Monday, May 07, 2007

This is not one of those posts. This is not a Stay at Home Mom (SAHM) vs Work Out of the Home Mom thing. I think that whole debate is mostly drummed up by people who want to sell magazines and morning talk shows.

The morning I had Guille Other Half called my then boss, Gary, to tell him I wouldn’t be in that day. That voicemail became legendary.

Beeeeep “Hi Gary, this is J. I’m calling to tell you that Azucar won’t be in to work today because she had a baby. She wanted me to call you to let you know because she has this whole ‘work ethic’ thing. Whatever, I don’t get it.” Gary played that voicemail for people for the next six months. It’s kind of true…

When Other Half was putting me through school by working fulltime, I still worked three jobs. It was hard to not work (lest you think I’m supergirl, ‘work ethic’ does not extend to ‘housework ethic.’) When it was time for Other Half to finish school, after many fits and starts over the years, we decided that I would work and he would go to school and be the dad. Lots of people can work AND go to school; Other Half is not one of them.

The arrangement let both of us grow. I realized that someday it would be nice to stay at home and be a mom, an idea that I’ve struggled with since being a teenager. It gave Other Half a chance to be a fulltime dad and experience the hard work of parenting all day. I loved hearing him say things like, “Every time I clean something it’s just undone immediately!” Yes, he understands with complete empathy what it’s like being a stay at home parent. He’s a much better spouse because of the experience, and he’s a great dad. It’s been two years since he had a fulltime job. He’ll be graduating soon and is now interviewing for work.

As for me, my job used to be pretty awesome. Even though I was working fulltime, I got to bring Baby Guille with me to work for half the day. He would take his long afternoon nap under my desk while I worked. There was a little room for pumping. If there was a problem at home, I could leave. It was ideal.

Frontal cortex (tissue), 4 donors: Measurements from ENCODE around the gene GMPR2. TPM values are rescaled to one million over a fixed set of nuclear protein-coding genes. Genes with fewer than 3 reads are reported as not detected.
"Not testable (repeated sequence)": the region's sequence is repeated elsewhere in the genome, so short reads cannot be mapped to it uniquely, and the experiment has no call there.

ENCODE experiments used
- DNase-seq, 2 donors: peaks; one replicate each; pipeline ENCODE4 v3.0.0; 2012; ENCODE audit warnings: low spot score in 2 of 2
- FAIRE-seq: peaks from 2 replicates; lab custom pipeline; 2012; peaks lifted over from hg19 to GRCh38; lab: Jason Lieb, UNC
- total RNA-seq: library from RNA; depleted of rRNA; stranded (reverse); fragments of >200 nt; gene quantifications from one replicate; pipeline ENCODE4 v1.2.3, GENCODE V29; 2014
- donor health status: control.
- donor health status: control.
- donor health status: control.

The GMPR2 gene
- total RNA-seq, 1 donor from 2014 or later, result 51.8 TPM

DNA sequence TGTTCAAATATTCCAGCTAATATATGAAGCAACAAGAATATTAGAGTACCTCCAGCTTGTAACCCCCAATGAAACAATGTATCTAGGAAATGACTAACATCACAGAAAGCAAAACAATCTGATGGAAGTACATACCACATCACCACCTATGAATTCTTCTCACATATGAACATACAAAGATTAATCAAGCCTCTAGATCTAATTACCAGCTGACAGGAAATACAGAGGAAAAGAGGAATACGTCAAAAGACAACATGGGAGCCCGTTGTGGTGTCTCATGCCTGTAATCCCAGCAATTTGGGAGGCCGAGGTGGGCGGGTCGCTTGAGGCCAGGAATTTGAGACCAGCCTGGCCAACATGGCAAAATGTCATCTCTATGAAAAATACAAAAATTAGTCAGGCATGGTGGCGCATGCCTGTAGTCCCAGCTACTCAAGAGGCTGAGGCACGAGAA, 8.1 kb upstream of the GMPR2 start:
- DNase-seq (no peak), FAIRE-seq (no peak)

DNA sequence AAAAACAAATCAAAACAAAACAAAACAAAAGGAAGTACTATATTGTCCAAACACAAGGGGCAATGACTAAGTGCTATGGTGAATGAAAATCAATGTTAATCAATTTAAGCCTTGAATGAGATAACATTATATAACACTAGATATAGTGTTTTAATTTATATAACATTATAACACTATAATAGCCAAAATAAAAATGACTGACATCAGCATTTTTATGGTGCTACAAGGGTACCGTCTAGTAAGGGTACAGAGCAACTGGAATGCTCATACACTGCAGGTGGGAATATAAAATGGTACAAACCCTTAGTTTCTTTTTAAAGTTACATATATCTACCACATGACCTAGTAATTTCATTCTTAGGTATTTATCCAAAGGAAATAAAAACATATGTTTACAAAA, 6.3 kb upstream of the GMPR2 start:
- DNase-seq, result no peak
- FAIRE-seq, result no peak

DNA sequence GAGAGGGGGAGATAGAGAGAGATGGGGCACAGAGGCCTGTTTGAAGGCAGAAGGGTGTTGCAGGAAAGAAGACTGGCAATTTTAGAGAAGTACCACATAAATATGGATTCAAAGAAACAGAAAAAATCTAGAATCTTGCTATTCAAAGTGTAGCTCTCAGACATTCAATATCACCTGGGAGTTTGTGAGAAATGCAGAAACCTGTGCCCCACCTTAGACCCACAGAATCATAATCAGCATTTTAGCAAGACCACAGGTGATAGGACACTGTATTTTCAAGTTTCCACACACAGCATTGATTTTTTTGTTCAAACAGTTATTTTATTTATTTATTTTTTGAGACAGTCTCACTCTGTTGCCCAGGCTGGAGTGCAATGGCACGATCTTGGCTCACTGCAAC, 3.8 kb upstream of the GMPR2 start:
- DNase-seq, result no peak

In our case, as much as it was a choice, it also wasn’t. Other Half needed to finish school as quickly as possible. I made more money than him. I’ll probably always make more money than him. It wasn’t about buying jet-skis or trips to the coast; it was about being able to pay the mortgage AND tuition. I’ve never had to put my babies in day care thanks to creative school schedules and an incredible extended family.

One day I got into the elevator at work with Guille in his car seat. He was just a couple months old.
“Ooooh,” crooned a woman already on the elevator, “Who do you belong to?”
I said, “I belong to me.”
She said, “No, I mean who are you visiting?”
I said, “No one, I work here.”
She gave me the strangest look. I was a touch annoyed. You know, sometimes women with babies work, I wanted to say to her.
I didn’t want to tell her that sometimes we feel conflicted about working: it’s awful to leave the house; it’s great to leave the house. You don't get to wear aprons to work, but you do get to wear these.

We’ve come to a strange place. Even though J will be working, it won’t be enough to cover our really basic living expenses for several years. Don’t get me started on what they pay public school teachers in this state because it MAKES ME ANGRY. Let’s just say that one day we were driving down the road when we saw a sign on a fast food restaurant advertising for a night manager. J could make more money flipping burgers than teaching your child quadratic equations.

This is my last week on maternity leave, it’s hard to even type that phrase. I’m going to have to keep working for a while. Working breaks my heart into rough pieces; it makes me free and happy.


Tiffany said...

Oh Azucar, I feel for you in so many ways.

I understand completely the frustration involved with teachers not making enough money. I know it all to well. When I taught in Provo, I joked around (half seriously) with the secretary telling her I was going to apply for reduced school lunch, making it 40 cents compared to the $2.50 it cost teachers. Frankly, I reminded her, I made three thousand more a year than what they considered poverty level.

My husband teaches middle school english in Maryland now, coaches high school lacrosse, is in charge of the yearbook at school and teaches 12 students piano lessons every week. I tutor for the school district and sell my little crafty items on etsy and wholesale - ALL just to make ends meet. No cable TV, no second car, no eating out.